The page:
Nevertheless, despite being a framework law, it has high normative density, and is complex. In fact, several of its provisions are programmatic and aspirational, and many other are repetitive, not clear and understandable to citizens. Moreover, the issuing of several further regulations is foreseen. For instance, the Government shall approve the first set of sectoral mitigation plans within 24 months (Art. 22-3); and municipal climate action plans have to be approved by the municipal assemblies also up to 24 months after the entry into force of the law (Art. 14-2); the regulatory and supervisory bodies shall, within one year from its publication, identify the legislative and regulatory changes necessary for companies to integrate exposure to climate scenarios and the potential financial impacts resulting therefrom into corporate governance, following the recommendations of Directive 2014/95/EU of the European Parliament and of the Council of 22 October 2014 (and of the Council of 22 October 2014 amending Directive 2013/34/EU as regards disclosure of non-financial and diversity information by certain large undertakings and groups), the taxonomy principles on environmentally sustainable activities of the European Union and international recommendations and good practices (Art. 78).

Therefore, it is a multifaceted and demanding law, that will be difficult to implement, within the constraints of national institutional system (for a diagnosis of this, see, for example, Supporting reforms that contribute to efficient and high quality public administrations -; and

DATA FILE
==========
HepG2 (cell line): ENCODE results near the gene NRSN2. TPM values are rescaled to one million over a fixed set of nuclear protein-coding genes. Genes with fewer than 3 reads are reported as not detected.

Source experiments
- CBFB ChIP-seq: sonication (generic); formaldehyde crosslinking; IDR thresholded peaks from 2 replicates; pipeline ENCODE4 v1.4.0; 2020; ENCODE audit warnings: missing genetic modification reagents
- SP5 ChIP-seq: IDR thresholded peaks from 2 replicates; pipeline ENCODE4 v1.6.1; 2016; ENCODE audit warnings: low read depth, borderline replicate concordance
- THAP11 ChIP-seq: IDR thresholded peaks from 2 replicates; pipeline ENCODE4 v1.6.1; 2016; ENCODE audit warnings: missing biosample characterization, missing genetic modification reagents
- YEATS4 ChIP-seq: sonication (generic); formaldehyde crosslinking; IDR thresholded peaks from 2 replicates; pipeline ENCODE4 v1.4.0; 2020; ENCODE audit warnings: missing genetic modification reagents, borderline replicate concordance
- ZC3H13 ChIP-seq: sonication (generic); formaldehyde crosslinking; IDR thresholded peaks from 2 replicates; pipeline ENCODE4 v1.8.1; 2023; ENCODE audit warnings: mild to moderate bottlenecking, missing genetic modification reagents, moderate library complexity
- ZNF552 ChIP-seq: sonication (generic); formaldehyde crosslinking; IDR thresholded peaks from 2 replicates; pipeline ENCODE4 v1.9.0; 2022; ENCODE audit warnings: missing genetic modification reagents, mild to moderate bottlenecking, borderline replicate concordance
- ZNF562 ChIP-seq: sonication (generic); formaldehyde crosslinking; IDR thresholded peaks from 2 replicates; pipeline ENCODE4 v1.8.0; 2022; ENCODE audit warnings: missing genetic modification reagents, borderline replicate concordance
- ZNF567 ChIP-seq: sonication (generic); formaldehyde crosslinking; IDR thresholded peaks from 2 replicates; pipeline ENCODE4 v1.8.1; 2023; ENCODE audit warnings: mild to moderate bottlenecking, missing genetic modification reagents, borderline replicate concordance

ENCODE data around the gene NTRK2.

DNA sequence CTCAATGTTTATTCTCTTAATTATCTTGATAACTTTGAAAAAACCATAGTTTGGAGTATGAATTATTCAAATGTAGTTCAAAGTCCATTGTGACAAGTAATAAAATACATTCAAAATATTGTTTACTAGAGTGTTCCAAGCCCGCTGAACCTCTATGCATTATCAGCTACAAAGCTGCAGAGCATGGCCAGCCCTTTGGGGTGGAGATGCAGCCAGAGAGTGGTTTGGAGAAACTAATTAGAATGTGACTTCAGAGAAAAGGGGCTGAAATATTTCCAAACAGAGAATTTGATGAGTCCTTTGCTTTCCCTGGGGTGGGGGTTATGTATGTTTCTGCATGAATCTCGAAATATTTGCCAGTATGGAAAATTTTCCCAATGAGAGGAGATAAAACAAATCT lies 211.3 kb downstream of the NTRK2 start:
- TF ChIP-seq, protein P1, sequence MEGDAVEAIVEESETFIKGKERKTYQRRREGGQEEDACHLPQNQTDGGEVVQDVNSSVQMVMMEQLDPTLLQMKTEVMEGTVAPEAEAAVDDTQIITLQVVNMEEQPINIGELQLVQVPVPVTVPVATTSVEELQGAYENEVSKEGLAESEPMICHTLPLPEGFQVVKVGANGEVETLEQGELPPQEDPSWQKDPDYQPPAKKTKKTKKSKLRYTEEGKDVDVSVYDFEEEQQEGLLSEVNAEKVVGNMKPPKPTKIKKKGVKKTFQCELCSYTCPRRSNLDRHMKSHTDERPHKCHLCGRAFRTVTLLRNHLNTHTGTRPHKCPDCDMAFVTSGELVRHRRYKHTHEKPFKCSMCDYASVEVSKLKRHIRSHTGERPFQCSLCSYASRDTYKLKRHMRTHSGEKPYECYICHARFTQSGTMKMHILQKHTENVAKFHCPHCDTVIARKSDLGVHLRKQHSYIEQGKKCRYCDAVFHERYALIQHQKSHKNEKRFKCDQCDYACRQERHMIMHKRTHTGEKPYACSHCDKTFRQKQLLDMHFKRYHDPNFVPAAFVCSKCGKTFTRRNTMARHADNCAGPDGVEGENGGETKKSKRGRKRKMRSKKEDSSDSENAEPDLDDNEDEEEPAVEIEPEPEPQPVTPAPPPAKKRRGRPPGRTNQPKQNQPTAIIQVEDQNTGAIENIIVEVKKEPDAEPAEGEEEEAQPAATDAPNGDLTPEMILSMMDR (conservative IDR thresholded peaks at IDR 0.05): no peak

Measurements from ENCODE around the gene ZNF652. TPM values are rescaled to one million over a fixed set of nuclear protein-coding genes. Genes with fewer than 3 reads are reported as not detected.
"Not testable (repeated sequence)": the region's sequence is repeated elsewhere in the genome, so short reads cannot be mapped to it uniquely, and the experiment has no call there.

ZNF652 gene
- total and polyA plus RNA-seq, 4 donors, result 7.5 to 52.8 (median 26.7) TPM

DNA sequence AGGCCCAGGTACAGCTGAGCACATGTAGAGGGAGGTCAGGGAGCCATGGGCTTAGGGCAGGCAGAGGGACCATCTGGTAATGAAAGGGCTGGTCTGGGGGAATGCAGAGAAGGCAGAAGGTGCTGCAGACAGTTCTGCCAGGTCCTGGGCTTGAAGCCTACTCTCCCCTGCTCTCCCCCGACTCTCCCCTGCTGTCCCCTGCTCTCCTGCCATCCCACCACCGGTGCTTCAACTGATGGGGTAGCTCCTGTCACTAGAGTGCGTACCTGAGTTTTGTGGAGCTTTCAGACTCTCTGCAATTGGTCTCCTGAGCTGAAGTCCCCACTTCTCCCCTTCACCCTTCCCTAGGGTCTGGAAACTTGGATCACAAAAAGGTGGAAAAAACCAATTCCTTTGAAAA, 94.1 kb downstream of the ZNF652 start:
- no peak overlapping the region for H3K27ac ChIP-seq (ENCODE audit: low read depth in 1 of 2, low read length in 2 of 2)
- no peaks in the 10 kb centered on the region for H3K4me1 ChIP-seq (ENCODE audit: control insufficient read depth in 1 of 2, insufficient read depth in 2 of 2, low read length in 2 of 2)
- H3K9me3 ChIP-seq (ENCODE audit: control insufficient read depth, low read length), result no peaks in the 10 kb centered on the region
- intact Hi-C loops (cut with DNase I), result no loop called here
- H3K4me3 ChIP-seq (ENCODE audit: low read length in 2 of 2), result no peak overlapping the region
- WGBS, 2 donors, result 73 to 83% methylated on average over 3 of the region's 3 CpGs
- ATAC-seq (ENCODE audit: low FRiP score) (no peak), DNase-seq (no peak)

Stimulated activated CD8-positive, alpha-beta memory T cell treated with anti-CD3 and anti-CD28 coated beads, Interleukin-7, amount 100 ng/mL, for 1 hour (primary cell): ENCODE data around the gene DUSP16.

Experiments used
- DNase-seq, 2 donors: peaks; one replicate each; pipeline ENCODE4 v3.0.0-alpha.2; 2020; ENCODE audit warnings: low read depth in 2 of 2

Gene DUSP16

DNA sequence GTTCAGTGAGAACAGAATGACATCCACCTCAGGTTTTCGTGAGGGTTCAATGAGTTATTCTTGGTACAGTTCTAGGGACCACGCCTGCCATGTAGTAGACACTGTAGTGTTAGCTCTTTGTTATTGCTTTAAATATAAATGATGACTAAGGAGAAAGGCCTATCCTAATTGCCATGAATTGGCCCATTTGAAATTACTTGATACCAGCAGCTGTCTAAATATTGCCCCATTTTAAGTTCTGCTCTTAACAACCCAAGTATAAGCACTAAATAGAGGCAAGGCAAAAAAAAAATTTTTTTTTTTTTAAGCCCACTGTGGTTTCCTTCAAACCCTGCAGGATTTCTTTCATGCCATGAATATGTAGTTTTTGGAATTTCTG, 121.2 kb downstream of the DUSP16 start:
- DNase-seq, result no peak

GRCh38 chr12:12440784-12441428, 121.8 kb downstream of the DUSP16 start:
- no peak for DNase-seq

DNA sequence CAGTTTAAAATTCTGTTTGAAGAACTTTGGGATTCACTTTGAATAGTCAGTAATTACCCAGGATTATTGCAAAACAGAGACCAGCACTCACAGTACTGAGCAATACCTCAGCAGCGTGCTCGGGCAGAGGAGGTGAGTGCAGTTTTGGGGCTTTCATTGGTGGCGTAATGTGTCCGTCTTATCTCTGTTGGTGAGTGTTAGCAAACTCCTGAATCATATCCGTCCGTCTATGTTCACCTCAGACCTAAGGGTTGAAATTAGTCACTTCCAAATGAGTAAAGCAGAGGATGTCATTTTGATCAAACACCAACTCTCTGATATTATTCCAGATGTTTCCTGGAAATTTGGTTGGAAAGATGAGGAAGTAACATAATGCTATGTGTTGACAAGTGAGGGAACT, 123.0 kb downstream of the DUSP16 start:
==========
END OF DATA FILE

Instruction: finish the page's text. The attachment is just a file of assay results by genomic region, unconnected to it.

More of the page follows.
SWD (2021) 146 final, Commission Staff working document Analysis of the recovery and resilience plan of Portugal -

b)    An Act in dialogue with EU law

The Portuguese climate framework law does not mention the European climate law or correlated specific regulation (Regulation (EU) 2021/1119 of the European Parliament and of the Council of 30 June 2021 establishing the framework for achieving climate neutrality and Regulation (EU) 2018/1999 of 11 December 2018 on the Governance of the Energy Union and Climate Action). Nevertheless, there is a clear link to the Portuguese commitments within the European Union. Namely, it provides that:

a)     Budgetary and fiscal policies should respect “adequate European funding for investments and activities necessary to meet climate policy objectives” (Art. 28-(a));

b)     The revenues of the foreseen financial instrument dedicated to climate change shall include the amounts resulting from auctions relating to the European Emissions Trading Scheme (Art. 33-1);

c)     The application of the principle of transparency shall follow the European recommendations on non-financial and climate reporting and the best international practices (Art. 34-(c));